For all his stylistic faults, French-Canadian film festival darling Xavier Dolan has never lacked confidence. From his personal and intimately-scaled debut I Killed My Mother to his most recent misfire of oppressively shouted cinema It’s Only the End of the World, Dolan has never struggled to express himself. The value of some of those expressions aside, his melodramas are typically narratively and stylistically self-assured; featuring people feeling things and then yelling about them at each other in close-up followed by slow-motion montages set to pop music that are either melancholic or cathartic depending on what part of the story we’re in. And they do seem to work for people, especially those of a certain age (myself included) that can relate to blasting 90s alt-rock in your room because you’re mad at your mom.
The Death and Life of John F. Donovan, his most ambitious undertaking yet (dealing with three major characters in two different timelines), however carries with it a bizarre desperation to be taken seriously, deploying a lot of the same stylistic tics with a hesitance and muddled fragmentation meanwhile pre-emptively addressing its critics before its even told its story. Death traces the lives of the people in the orbit of Rupert Turner (Jacob Tremblay, either horribly miscast, overwritten, or both), an 11-year-old boy whose written correspondence with his favorite 20-something actor John F. Donovan (Kit Harington, surprisingly emotive) is revealed to both families and the world, leading to the industry spiral and eventual overdose of John while the curious Rupert is left to deal with the fallout both as a kid and an adult actor later in life.
Before the world premiere of at the Toronto International Film Festival, Dolan showed off a piece of personal fan mail that he wrote to Leonardo DiCaprio as a child, a fun piece of metatext that tracks with his career (when the mom in I Killed My Mother eventually discovers that her son is gay she remarks, “I knew he watched Titanic too many times”) but also reveals even more than usual the autobiographical nature of his writing here. It’s always been there of course, the recurring themes of familial resentment and queer isolation arranged with varying success into melodramas of felt frustration and compassion, but there’s something unusual about the structuring of Death that makes it more overt and trying.
The framework of the film is of present-day Rupert recalling his correspondence with John and its consequences to pretentious war reporter Audrey (Thandie Newton), who early on dismisses Rupert’s story as one filled with “first-world” problems but is eventually won over and respects him and his tribulations. Dolan writes these scenes as if he’s having his own correspondence with critics, literalizing through dialogue his case for how this tragedy of a closeted movie star “matters” before anyone has even said it doesn’t. These scenes are embarrassing to watch and only serve to undermine the pace of the film and the genuinely moving moments that occur between John and a young Rupert.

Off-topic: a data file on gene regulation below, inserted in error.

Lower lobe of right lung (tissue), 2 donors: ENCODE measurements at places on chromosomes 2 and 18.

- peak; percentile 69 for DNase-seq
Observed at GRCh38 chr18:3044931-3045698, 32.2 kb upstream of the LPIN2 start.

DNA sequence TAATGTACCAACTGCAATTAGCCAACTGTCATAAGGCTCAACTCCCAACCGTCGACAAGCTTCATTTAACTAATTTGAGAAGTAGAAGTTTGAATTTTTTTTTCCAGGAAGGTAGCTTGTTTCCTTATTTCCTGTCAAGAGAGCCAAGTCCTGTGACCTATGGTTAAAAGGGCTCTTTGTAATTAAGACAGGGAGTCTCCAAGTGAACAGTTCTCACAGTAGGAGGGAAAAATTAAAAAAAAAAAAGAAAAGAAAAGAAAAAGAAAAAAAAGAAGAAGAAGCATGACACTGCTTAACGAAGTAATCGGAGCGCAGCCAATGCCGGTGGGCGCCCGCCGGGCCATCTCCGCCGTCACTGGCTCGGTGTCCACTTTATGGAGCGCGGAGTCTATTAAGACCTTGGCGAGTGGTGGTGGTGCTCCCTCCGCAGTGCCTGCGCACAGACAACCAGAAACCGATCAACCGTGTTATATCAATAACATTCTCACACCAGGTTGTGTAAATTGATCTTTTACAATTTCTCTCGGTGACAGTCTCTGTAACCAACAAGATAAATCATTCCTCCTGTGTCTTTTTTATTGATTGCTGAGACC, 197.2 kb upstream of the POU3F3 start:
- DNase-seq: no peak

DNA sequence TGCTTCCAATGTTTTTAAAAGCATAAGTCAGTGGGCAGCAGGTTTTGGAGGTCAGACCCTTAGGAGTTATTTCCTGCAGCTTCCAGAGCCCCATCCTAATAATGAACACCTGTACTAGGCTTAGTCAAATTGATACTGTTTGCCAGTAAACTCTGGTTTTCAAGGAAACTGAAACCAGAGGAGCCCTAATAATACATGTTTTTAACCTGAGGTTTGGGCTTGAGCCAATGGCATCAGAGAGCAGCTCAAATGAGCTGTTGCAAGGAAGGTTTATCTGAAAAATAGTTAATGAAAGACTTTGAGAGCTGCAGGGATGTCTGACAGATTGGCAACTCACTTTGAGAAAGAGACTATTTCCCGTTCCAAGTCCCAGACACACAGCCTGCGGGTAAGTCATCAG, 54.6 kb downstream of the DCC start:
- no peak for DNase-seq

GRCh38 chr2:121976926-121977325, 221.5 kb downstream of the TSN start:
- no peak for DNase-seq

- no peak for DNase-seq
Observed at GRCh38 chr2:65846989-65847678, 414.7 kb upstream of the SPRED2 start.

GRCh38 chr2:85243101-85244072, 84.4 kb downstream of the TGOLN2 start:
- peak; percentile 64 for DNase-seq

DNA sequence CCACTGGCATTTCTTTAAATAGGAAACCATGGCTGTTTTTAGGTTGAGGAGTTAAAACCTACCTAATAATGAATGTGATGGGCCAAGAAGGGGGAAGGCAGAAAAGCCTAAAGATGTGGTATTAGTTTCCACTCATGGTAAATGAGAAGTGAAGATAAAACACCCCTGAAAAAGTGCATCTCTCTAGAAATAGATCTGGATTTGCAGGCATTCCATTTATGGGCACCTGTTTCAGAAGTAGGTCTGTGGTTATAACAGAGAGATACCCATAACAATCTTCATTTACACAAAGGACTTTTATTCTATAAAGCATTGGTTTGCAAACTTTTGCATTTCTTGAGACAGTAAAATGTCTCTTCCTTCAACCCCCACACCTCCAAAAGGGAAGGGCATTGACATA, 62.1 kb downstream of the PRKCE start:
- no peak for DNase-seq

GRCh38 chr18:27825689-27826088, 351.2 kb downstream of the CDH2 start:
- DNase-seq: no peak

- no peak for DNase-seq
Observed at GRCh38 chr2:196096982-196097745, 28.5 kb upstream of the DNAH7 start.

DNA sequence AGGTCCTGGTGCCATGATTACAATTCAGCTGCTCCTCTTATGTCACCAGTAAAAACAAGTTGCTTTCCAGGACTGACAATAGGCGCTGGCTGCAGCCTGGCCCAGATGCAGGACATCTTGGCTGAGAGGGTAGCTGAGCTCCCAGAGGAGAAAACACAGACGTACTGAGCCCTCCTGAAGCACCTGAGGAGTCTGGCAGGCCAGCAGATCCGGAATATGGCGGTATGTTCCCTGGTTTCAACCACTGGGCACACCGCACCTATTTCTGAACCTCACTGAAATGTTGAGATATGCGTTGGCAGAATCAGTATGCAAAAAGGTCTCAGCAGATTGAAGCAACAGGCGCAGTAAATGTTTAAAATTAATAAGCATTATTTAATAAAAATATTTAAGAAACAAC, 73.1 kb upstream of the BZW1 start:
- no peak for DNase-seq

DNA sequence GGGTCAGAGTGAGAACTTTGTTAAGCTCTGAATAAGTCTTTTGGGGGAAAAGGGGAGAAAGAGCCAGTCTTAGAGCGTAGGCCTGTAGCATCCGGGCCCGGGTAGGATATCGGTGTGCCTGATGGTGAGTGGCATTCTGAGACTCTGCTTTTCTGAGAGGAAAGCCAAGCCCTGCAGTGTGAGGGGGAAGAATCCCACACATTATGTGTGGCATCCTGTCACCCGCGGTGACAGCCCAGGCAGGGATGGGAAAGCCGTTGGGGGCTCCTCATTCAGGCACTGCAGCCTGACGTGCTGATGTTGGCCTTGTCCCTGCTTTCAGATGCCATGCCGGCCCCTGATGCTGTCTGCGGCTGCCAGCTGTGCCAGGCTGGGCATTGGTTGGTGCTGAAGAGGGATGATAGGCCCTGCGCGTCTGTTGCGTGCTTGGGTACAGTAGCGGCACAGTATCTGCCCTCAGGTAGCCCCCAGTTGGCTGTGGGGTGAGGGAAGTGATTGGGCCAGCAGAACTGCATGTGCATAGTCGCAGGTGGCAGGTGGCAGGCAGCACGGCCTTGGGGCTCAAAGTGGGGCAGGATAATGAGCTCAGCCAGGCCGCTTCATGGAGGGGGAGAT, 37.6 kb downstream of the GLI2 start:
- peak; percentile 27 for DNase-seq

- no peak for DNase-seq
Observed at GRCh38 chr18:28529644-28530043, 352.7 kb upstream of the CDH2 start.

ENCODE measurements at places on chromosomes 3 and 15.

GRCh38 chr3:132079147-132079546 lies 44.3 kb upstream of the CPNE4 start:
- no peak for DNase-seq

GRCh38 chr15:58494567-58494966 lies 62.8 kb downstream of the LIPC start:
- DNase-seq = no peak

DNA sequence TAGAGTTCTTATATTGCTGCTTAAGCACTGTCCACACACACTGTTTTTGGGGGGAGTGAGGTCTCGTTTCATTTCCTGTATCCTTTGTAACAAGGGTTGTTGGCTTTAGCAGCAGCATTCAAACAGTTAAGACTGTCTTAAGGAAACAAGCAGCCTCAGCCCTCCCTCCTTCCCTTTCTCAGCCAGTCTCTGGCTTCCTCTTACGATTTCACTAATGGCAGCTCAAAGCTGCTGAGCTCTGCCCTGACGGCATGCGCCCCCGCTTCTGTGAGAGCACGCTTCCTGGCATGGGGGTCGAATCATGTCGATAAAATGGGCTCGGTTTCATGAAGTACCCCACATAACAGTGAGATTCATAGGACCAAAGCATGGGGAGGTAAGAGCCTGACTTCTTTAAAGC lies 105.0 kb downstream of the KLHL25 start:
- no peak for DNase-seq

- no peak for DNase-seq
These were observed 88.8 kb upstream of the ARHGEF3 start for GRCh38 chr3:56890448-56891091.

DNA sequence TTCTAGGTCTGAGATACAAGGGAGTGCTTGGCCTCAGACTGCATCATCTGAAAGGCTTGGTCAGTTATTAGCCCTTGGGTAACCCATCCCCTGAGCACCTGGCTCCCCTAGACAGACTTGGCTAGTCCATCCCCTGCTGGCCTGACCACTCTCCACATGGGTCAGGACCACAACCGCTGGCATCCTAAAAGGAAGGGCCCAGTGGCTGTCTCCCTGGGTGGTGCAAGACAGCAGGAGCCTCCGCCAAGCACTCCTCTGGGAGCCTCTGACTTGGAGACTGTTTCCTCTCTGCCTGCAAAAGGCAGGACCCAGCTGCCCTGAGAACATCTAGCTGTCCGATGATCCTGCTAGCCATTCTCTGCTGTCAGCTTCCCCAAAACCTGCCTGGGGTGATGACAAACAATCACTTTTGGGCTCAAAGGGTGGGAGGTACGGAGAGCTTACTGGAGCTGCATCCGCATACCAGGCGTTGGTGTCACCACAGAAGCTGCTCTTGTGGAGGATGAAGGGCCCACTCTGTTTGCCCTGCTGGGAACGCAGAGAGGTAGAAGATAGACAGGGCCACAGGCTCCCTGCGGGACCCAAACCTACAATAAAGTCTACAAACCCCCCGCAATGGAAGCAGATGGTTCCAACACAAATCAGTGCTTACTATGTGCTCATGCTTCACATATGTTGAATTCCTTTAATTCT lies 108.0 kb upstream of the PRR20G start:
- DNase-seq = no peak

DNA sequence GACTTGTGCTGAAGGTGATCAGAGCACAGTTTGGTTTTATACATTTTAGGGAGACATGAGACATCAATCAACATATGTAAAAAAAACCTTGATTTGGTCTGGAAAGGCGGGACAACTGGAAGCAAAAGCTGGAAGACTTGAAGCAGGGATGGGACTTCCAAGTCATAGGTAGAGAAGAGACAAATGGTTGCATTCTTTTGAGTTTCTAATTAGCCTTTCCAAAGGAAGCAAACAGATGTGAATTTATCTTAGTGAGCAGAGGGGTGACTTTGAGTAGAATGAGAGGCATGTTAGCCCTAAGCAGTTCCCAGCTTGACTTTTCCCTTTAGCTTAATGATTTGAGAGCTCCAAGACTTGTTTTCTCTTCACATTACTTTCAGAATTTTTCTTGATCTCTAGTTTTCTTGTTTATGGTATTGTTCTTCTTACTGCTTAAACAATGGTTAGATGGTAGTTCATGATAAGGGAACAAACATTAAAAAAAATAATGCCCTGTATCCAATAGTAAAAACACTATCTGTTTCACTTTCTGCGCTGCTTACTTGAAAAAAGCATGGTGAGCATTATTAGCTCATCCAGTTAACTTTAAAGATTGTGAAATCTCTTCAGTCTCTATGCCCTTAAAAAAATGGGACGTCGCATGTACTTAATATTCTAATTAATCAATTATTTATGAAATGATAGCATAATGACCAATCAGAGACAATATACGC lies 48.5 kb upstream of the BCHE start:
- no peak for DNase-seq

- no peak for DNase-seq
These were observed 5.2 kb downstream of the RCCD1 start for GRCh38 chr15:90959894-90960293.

Kit Harington on the other hand carries himself well as the entangled John, struggling to manage his industry family and his real one at home, while navigating his sexual interests that complicate both in ways he doesn’t want. Watching John’s pursuits slowly disintegrate the things he’s built are painful, and though not dramatized quite as strongly as Dolan thinks, it’s interesting to see how it informs the story of a young Rupert who wants to pursue acting because of John but has to reconcile that desire with the damage its doing to John to not have his sexual orientation accepted in the communities that make that career possible.
In theory it’s a very cinematic concern, to depict the crushing nature of John’s experience and then have a younger version of him witness it—and then still pursue the same space that killed him. It’s a compelling idea that Dolan can’t help but ruin by, instead of wrestling with that, making most of Rupert’s scenes a series of arguments with his mom (Natalie Portman) that are too well-articulated and adult, like say, a 30-year-old recasting his introspective, present-day self as the child he once was. (At one point he does the still, single-tear drop moment because he “understands” why John is forced to abandon him when the letters are exposed, a sudden emotional complexity no one that age has ever experienced.) Tremblay overacts the overwritten scenes to the point where all that’s left is a prevailing narcissism. Combined with the framework of the film—and a handful of bizarre saccharine scenes John has with Kathy Bates and Michael Gambon—it feels like entire blocks of this film seem to exist solely to relitigate old arguments Dolan has had with people in his life (his family, his lovers, journalists), and has rewritten them in his own universe so he can win them all. A baffling exercise in taking real issues and genuine emotional experiences and (seemingly due to some misplaced anxiety) deploying them in service of pure vanity.
The Death and Life of John F. Donovan premiered at the Toronto International Film Festival and opens on December 13, 2019.